World Library  
Flag as Inappropriate
Email this Article

Jonathan Sarna

Jonathan D. Sarna (born 10 January, 1955) is the Joseph H. and Belle R. Braun Professor of American Jewish History in the department of Near Eastern and Judaic Studies[1] at Brandeis University in Waltham, Massachusetts and director of its Hornstein Jewish Professional Leadership Program.[2]


  • Early life and education 1
  • Career 2
  • Honors and awards 3
  • Personal life 4
  • References 5
  • External links 6

Early life and education

He is the son of Hebrew College librarian Helen Horowitz Sarna,[3] and biblical scholar Nahum Sarna. Born in Philadelphia, and raised in New York and Newton Centre, Massachusetts, Sarna attended Brandeis University, Hebrew College in Newton Centre, Massachusetts, Mercaz HaRav Kook in Jerusalem, Israel and Yale University in New Haven, Connecticut, where he obtained his doctorate in 1979.[4]


Sarna is regarded by Forward newspaper as one of the most prominent historians of American Judaism.[4] Sarna's book,[5] American Judaism: A History,[6] won a number of awards, including the National Jewish Book Award for 2004 and the Publishers Weekly Best Religion Book 2004 award.[7]

Sarna is a contributor on religion to the joint project On Faith.[8]

Honors and awards

Sarna received the Association for the Social Scientific Study of Jewry's Marshall Sklare Award in 2002.[9]

Personal life

Sarna is married to Boston College theology professor Ruth Langer, with two children, Aaron and Leah.[4]


  1. ^ Near Eastern and Judaic Studies
  2. ^ Brandeis University, Hornstein faculty
  3. ^ Helen Sarna renowned cataloger of Hebrew text
  4. ^ a b c
  5. ^ Brandeis University, Near Eastern and Judaic Studies faculty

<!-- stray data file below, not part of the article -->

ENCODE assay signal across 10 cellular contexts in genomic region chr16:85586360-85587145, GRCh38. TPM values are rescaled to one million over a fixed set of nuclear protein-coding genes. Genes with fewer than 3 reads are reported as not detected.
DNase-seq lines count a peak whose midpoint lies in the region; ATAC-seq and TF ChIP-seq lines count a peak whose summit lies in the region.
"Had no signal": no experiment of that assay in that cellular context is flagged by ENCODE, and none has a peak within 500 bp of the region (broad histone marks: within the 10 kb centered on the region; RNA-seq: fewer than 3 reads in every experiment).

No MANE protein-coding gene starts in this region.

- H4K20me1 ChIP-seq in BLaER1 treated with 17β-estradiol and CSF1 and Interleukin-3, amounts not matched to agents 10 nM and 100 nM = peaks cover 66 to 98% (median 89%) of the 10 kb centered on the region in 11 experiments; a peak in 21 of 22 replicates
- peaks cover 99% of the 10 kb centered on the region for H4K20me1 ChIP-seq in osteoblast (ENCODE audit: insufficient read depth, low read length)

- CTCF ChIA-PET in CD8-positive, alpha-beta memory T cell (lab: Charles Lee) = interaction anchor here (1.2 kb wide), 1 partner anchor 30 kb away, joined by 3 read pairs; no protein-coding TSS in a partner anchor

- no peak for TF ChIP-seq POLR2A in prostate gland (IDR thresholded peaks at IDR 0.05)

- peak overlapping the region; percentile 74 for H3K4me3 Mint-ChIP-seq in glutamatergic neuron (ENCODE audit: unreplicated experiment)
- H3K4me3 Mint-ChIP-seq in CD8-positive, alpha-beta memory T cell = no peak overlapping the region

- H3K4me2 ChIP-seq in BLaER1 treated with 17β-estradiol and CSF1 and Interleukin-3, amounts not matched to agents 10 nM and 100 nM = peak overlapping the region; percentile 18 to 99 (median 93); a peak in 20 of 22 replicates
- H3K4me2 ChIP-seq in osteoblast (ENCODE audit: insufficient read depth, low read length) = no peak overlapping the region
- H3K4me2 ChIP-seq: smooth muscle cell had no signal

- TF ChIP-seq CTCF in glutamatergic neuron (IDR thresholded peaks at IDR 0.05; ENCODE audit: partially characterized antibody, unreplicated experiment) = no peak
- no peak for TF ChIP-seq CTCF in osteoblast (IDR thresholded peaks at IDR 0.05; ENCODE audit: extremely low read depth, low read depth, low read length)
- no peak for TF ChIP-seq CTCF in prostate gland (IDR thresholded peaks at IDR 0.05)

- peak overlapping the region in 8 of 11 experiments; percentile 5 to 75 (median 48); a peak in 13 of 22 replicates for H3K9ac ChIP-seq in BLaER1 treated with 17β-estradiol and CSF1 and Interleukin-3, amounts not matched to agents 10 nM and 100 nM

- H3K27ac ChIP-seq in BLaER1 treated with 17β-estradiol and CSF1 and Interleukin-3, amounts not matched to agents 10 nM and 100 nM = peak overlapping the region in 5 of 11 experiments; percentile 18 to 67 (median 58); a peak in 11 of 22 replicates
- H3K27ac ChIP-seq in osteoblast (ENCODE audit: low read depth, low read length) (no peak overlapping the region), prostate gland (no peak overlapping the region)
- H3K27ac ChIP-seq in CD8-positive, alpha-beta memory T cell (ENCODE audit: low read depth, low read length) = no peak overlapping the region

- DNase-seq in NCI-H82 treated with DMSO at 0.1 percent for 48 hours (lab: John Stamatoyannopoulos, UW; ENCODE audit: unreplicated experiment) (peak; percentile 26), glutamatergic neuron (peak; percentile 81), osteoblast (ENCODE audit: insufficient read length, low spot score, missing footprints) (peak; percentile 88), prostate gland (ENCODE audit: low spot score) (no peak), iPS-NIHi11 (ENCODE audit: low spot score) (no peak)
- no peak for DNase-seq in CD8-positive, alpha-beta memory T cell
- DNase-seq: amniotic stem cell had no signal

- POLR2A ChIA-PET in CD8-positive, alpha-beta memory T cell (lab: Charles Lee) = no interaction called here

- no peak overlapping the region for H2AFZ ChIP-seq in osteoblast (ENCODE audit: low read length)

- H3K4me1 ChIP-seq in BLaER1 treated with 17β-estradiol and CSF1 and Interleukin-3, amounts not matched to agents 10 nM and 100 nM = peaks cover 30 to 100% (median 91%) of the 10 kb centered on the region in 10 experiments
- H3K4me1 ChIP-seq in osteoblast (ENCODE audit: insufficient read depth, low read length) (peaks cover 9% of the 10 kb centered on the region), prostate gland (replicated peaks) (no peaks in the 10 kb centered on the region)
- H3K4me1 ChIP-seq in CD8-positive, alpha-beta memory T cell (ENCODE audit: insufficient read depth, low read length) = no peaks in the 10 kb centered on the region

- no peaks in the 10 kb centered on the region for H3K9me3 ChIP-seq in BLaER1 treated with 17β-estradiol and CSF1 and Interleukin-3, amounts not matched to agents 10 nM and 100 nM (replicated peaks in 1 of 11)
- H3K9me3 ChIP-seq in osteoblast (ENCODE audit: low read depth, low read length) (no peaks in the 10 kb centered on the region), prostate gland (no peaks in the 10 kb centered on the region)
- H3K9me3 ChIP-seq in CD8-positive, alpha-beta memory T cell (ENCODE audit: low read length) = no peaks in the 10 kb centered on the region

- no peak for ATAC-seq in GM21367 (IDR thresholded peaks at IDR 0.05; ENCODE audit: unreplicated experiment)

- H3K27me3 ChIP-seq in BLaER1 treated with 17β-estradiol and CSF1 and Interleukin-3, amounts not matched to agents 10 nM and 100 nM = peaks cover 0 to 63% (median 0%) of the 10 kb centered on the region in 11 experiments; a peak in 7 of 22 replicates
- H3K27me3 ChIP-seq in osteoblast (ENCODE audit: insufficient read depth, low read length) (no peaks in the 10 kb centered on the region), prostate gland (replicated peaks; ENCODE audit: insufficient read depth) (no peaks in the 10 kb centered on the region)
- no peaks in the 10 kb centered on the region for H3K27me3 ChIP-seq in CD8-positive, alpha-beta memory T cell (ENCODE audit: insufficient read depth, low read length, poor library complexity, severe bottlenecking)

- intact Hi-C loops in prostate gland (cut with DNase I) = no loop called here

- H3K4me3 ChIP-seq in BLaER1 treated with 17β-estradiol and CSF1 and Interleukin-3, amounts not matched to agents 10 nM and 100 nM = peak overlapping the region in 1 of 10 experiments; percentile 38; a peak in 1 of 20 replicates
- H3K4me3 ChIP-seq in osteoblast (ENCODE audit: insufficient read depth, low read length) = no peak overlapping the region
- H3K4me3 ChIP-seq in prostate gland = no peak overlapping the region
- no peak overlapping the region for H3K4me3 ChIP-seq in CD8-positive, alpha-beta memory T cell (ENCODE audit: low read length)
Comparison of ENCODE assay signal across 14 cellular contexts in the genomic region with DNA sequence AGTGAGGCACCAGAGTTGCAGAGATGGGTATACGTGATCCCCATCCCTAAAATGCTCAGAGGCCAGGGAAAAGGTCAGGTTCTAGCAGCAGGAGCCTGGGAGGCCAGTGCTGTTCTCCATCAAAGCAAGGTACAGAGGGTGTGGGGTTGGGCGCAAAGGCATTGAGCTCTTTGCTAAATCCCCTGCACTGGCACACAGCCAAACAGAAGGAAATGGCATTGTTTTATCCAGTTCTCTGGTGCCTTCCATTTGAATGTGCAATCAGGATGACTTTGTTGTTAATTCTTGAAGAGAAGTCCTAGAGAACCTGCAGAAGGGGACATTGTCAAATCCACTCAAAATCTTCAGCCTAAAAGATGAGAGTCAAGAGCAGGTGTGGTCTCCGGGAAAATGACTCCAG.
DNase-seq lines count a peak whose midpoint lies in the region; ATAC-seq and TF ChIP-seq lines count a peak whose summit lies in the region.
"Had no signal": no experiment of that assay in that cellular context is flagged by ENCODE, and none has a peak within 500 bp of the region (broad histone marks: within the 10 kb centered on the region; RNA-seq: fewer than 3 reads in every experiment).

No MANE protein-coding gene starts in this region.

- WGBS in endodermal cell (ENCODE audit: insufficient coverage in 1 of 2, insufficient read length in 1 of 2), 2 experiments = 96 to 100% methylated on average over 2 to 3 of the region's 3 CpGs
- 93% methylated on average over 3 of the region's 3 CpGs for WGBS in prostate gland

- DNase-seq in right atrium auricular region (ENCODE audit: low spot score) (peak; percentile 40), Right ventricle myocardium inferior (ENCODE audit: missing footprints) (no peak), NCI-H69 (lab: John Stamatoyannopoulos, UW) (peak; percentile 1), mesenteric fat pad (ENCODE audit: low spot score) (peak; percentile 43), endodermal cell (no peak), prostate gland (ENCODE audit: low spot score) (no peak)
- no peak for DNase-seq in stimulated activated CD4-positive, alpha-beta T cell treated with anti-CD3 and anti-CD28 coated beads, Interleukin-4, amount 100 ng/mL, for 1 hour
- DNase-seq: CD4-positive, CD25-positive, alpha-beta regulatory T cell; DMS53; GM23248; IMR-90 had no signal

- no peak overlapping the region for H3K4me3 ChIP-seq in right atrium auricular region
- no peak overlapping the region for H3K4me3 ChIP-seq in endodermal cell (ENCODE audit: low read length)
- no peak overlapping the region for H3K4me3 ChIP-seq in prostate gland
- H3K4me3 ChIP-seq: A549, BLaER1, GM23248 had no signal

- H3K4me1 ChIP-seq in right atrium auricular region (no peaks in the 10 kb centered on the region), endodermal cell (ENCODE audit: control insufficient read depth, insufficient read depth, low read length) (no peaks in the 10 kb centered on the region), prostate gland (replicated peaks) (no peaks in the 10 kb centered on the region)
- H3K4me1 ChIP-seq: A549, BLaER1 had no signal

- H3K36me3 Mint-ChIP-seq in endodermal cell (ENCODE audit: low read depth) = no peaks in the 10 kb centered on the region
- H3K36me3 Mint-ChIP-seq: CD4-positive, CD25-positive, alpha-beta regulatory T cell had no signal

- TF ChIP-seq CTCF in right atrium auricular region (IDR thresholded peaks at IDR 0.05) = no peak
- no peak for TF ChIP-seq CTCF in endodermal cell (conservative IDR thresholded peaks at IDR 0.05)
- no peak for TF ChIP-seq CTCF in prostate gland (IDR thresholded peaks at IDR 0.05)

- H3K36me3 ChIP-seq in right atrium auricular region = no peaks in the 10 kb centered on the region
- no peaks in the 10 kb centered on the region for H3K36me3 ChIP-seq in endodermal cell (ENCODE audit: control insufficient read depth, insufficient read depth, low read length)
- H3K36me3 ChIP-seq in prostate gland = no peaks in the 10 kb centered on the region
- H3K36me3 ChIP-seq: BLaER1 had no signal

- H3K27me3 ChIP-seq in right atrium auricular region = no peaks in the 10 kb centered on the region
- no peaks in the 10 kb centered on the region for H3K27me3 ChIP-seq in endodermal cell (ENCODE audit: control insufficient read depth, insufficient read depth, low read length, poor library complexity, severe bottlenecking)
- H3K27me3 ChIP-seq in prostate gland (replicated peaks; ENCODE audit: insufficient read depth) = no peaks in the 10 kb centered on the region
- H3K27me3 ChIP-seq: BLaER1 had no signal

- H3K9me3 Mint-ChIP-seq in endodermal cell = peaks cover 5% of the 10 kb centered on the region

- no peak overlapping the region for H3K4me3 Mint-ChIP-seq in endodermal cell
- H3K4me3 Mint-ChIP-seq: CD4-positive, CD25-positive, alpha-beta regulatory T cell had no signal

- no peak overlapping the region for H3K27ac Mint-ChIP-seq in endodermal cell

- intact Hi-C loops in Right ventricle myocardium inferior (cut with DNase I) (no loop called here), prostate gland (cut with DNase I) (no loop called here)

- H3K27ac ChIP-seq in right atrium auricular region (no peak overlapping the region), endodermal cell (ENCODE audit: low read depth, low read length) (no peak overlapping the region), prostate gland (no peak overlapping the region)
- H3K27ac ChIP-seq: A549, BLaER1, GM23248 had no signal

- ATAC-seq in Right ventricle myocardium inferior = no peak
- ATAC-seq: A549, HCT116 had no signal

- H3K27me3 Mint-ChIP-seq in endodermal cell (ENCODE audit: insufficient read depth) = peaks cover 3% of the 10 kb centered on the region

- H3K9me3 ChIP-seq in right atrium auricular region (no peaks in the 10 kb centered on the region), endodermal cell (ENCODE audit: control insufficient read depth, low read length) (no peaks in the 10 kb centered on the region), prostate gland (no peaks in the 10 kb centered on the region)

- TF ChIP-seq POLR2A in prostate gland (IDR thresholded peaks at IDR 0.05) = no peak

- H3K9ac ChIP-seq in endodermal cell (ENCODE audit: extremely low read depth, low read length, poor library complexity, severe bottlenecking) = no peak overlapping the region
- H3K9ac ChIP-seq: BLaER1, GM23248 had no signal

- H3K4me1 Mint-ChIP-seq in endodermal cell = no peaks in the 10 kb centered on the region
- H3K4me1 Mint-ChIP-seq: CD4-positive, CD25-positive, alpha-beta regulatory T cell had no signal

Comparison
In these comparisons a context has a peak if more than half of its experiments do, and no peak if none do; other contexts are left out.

6. ^ H-Net Editors Directory - Jonathan Sarna
  7. ^ Sarna, Jonathan D. (2004). American Judaism: A History. New Haven, Connecticut: Yale University Press. pp. back cover.  
  8. ^ Jonathan D. Sarna Archives, On Faith,
  9. ^ Marshall Sklare Award Recipients, Association for the Social Scientific Study of Jewry

External links

  • Articles by Jonathan Sarna on the Berman Jewish Policy Archive @ NYU Wagner
This article was sourced from Creative Commons Attribution-ShareAlike License; additional terms may apply. World Heritage Encyclopedia content is assembled from numerous content providers, Open Access Publishing, and in compliance with The Fair Access to Science and Technology Research Act (FASTR), Wikimedia Foundation, Inc., Public Library of Science, The Encyclopedia of Life, Open Book Publishers (OBP), PubMed, U.S. National Library of Medicine, National Center for Biotechnology Information, U.S. National Library of Medicine, National Institutes of Health (NIH), U.S. Department of Health & Human Services, and, which sources content from all federal, state, local, tribal, and territorial government publication portals (.gov, .mil, .edu). Funding for and content contributors is made possible from the U.S. Congress, E-Government Act of 2002.
Crowd sourced content that is contributed to World Heritage Encyclopedia is peer reviewed and edited by our editorial staff to ensure quality scholarly research articles.
By using this site, you agree to the Terms of Use and Privacy Policy. World Heritage Encyclopedia™ is a registered trademark of the World Public Library Association, a non-profit organization.

Copyright © World Library Foundation. All rights reserved. eBooks from Project Gutenberg are sponsored by the World Library Foundation,
a 501c(4) Member's Support Non-Profit Organization, and is NOT affiliated with any governmental agency or department.